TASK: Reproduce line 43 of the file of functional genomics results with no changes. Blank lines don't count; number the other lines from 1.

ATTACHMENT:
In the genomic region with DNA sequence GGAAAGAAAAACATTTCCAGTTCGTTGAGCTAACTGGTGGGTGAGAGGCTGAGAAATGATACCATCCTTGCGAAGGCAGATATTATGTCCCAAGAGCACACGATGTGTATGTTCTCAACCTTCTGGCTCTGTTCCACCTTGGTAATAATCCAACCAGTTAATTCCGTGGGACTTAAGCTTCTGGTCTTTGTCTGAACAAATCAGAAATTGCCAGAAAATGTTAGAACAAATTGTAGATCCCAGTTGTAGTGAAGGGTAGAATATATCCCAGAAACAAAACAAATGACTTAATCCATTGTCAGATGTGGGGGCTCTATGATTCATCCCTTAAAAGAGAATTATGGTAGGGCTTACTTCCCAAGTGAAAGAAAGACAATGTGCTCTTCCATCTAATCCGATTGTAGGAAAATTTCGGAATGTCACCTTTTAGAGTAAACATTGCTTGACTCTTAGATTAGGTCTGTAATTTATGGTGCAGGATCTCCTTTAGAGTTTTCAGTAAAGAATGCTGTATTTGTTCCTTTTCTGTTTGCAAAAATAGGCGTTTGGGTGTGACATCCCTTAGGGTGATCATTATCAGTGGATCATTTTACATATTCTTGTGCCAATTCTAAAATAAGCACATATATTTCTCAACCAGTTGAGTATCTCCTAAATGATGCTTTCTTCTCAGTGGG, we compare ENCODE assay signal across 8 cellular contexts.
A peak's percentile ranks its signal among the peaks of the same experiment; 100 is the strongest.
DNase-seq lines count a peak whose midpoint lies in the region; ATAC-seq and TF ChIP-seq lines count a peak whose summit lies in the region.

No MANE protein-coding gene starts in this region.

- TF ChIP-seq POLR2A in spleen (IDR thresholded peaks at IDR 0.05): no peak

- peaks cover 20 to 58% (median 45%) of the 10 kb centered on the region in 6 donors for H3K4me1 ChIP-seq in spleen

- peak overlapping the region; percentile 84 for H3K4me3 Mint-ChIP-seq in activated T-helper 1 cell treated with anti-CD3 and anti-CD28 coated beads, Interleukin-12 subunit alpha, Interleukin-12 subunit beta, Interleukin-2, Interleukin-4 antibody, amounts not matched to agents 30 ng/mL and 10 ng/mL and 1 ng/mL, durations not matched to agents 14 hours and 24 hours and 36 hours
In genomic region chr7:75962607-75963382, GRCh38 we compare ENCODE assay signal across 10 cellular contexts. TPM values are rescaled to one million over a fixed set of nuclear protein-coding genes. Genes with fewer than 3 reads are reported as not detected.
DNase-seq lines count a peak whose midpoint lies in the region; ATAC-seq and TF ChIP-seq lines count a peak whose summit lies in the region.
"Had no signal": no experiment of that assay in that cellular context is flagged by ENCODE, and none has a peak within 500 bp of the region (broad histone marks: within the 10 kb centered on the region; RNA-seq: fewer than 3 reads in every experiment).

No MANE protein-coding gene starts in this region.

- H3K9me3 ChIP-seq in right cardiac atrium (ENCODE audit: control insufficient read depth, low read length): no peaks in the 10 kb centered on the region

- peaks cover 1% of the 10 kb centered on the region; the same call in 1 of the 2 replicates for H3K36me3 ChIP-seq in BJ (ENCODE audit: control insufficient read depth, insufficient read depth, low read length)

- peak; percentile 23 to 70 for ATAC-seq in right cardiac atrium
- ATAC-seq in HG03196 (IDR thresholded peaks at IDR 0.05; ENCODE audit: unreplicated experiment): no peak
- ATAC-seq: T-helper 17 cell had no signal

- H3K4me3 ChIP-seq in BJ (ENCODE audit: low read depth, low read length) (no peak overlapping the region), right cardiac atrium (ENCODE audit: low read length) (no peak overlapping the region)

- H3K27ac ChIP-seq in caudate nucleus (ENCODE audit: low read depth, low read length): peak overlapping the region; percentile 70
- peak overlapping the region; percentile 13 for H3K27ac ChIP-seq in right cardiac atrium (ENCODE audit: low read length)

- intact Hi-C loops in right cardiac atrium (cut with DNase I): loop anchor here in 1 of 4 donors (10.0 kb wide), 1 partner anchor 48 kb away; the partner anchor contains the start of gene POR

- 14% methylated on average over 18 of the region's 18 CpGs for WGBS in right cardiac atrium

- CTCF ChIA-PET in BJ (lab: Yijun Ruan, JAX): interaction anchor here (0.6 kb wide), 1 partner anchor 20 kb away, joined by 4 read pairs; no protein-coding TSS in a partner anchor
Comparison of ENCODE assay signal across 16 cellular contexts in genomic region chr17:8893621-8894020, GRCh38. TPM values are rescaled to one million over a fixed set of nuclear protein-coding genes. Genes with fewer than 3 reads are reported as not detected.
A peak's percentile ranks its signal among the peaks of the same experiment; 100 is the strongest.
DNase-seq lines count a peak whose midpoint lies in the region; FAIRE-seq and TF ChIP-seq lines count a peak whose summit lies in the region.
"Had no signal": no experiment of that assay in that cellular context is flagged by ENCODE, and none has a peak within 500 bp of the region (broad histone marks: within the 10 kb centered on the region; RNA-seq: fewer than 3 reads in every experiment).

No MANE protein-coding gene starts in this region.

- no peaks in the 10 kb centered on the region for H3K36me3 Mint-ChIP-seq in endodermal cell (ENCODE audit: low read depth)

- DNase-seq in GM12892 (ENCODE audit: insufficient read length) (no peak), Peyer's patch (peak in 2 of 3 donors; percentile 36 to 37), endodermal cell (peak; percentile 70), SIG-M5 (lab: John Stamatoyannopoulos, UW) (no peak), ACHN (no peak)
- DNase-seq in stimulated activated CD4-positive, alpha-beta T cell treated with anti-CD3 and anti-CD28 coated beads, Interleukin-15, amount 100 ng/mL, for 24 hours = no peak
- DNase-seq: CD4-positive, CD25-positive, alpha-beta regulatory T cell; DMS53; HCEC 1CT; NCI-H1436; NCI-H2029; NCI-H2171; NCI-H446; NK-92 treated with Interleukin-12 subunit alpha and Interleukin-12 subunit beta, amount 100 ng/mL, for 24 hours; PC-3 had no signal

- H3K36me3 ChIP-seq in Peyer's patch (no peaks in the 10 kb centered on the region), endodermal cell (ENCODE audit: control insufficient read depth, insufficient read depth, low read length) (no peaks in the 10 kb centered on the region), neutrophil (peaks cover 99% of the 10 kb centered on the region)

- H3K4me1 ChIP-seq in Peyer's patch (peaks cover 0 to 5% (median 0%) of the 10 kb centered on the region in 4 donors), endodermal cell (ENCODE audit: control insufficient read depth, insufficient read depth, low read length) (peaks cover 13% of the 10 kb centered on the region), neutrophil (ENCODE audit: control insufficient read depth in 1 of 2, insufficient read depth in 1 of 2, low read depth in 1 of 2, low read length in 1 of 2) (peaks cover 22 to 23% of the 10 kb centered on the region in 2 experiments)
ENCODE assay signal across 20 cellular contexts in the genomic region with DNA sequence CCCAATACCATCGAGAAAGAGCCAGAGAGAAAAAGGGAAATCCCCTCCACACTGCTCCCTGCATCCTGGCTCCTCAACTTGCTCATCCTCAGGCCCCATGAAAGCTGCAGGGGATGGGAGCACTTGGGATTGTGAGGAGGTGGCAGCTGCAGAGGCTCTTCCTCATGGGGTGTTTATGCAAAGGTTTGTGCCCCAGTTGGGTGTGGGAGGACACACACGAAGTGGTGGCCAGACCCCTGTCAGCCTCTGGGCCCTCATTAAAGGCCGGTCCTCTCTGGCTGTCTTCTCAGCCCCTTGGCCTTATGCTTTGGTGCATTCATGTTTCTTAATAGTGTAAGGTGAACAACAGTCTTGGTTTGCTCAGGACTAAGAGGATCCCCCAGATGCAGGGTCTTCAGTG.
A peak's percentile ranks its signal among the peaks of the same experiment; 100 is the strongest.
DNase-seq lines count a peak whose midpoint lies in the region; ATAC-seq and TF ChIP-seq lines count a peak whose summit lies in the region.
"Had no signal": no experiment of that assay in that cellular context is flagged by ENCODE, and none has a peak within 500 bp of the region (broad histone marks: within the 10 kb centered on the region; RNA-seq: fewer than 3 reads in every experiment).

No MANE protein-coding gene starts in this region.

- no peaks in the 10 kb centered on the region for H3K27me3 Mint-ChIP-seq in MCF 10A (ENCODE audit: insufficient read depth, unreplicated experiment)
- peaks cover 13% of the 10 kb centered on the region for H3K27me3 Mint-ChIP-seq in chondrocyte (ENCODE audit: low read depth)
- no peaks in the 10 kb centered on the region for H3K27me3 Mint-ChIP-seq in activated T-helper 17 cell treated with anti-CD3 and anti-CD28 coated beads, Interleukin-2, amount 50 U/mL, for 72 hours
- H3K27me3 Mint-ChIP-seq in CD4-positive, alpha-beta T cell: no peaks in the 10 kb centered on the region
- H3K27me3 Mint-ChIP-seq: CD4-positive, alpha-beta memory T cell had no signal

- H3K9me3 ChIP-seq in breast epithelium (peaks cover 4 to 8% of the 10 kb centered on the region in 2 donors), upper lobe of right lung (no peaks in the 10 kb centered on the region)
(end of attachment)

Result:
- H3K27me3 Mint-ChIP-seq: CD4-positive, alpha-beta memory T cell had no signal